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how can i protect my template from thiefs …?

  • # February 17, 2012 at 11:04 am

    i designed many template any themes for wordpress and i want to distribute it with my rules , so i need to protect it from theifs ,,

    i need to make a template working on specified sites thats buying it from me ..

    how can i do that …

    # February 17, 2012 at 11:36 am

    You would need to license your themes. Try

    # February 17, 2012 at 11:38 am

    A good thief doesn’t care anything about licenses. ;)

    I’d say you can’t fully protect your code, since it’s all so open source. But your actual templates are not visible on the web anyways — only the processed versions of it, after they have been parsed. So basically, only the resulting HTML code is visible, and not the source .PHP templates.

    I think…?

    # February 17, 2012 at 11:39 am

    If someone chooses to ignore the licencing rules they are obviously subject to penalties if he has the resources to both track them down and enforce any judgement.

    Frankly, it seems to me that he’d be better off selling them through someone like Themeforest or the like. At least he’d be assured of getting paid.

    I don’t there is anything you can code that would stop them using an unlicensed copy though.

    # February 17, 2012 at 11:50 am

    @Paulie_D summarized it well.

    # February 18, 2012 at 5:48 am

    my idea that i working on it now is to make a code that will ba generated from a program that i made , then when any clients apply for a template the program generate a code on somewhere in some files that will be confirmed by another function i added it on the template files ..

    the generated code include :

    – client site .
    – starting date ,
    – id number , he can get it by us ..

    but also it is not fully protected …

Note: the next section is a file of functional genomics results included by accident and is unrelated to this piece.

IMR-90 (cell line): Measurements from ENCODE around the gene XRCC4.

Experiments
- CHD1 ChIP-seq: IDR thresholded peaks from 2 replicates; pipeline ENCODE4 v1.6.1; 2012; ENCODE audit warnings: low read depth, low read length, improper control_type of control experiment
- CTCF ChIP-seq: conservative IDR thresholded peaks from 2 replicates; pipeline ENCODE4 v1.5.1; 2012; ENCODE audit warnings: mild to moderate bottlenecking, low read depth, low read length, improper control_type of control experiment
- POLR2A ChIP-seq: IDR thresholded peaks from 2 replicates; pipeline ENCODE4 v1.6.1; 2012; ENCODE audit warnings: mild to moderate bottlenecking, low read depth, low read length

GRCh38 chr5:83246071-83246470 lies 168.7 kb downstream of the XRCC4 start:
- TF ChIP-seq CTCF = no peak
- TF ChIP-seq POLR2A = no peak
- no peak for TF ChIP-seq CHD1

my friend suggest me to apply a trick with generating code, by replacing the most comment function i used in a code …

    like :

    function encode($file)
    $func = array(

    $enc = array(

    $str = array(
    '< =',



    $str2 = array(
    '~< <~',
    'dfd :?>',


    $out =preg_replace('/< ?|/',NULL,file_get_contents($file)) ;
    $out =str_replace($func,$enc,$out ) ;
    $out =str_replace($str,$str2,$out) ;
    $out =preg_replace('#$([a-zA-Z0-9]+)#',"@$1@",$out) ;


    then call :

    encode("file path");
    # February 18, 2012 at 6:57 am

    Not a good idea in my opinion. I mean that in the least offensive way possible.

    What you are trying to do is absolutely justifiable and good, but unfortunately thieves will always steal it if they want it enough.

    You will end up making it harder to maintain for yourself and others.

    Just do your best to create beautiful themes and pay the bills ;)

    # February 18, 2012 at 2:02 pm

    In the Sitepoint book ‘Build Your own Wicked WordPress Themes’, Jeffrey Way — who ran ThemeForest for two years — says: “Piracy is simply a cost that must be factored into the equation…While it does help to send takedown notices to sites like RapidShare, you’ll never win this battle.” There’s more, which basically boils down to: if you want people to pay, you need to offer outstanding documentation and support that they won’t get with a pirated version.

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